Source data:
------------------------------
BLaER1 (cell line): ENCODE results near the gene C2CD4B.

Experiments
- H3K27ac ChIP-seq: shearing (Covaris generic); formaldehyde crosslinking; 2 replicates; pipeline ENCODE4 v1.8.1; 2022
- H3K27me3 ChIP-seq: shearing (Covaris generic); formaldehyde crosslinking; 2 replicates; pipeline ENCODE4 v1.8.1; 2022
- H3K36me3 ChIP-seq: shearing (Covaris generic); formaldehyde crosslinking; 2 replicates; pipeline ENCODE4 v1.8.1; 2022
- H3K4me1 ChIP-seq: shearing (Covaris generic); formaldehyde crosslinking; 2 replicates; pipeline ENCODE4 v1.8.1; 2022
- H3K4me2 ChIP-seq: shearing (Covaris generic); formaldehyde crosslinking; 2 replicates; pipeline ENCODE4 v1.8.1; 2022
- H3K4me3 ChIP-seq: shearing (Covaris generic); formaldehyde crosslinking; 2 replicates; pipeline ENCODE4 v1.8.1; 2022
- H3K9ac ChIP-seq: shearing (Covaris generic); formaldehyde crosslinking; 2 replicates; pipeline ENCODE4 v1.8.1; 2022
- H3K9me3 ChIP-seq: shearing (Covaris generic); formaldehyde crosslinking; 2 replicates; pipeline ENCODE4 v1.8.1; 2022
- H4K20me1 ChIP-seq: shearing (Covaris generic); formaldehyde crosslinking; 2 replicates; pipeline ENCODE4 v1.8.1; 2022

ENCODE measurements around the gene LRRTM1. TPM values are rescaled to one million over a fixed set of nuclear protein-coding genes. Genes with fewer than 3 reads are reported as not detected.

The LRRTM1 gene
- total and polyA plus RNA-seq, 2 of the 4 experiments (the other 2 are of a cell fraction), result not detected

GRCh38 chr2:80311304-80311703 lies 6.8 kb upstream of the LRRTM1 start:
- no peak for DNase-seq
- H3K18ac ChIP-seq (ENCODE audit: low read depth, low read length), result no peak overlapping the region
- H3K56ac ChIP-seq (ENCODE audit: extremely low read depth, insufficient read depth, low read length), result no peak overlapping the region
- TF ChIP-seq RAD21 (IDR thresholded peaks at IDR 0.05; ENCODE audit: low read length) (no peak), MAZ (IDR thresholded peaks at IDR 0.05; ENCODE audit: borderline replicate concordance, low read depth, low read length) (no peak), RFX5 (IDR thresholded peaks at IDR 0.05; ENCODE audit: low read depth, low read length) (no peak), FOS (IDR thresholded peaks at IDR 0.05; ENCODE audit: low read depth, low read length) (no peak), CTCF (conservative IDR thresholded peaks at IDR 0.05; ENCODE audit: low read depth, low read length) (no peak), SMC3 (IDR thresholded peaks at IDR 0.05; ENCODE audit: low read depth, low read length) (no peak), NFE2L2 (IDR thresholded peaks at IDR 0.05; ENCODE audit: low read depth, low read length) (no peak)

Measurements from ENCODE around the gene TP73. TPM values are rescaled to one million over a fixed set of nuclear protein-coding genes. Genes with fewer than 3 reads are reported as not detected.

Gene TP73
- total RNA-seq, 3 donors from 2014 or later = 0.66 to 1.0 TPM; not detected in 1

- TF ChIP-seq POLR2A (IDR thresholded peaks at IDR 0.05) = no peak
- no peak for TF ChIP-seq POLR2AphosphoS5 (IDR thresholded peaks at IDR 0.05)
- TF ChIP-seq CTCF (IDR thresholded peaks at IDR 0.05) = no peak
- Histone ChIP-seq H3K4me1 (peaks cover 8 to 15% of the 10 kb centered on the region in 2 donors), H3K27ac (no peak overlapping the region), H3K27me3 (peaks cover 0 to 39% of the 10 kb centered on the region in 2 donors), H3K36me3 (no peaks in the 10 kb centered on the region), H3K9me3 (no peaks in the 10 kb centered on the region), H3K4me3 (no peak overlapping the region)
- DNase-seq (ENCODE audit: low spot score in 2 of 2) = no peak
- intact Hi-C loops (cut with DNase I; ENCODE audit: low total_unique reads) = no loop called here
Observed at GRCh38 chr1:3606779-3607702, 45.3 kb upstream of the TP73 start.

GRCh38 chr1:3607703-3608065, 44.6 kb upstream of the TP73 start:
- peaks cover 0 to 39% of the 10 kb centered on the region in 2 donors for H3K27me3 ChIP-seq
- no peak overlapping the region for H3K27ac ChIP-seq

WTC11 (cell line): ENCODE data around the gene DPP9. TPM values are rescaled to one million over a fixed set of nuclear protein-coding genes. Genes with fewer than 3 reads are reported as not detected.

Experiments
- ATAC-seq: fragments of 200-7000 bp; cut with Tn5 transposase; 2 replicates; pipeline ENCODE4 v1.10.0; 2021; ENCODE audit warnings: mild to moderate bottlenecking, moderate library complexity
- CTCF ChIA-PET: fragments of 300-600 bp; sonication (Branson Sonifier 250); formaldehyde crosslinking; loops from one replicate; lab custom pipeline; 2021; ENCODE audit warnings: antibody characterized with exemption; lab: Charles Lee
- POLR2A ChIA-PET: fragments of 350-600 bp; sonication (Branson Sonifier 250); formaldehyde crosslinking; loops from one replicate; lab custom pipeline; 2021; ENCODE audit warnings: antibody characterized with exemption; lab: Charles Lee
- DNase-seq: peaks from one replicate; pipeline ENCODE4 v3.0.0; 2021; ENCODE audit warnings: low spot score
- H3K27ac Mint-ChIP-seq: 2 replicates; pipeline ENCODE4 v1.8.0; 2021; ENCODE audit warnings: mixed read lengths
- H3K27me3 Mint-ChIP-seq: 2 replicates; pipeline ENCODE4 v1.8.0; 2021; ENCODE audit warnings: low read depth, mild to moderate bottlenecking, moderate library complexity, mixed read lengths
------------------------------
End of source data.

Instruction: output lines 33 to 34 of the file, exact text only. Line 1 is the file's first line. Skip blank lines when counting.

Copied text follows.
WTC11 (cell line): ENCODE data around the gene DPP9. TPM values are rescaled to one million over a fixed set of nuclear protein-coding genes. Genes with fewer than 3 reads are reported as not detected.

Experiments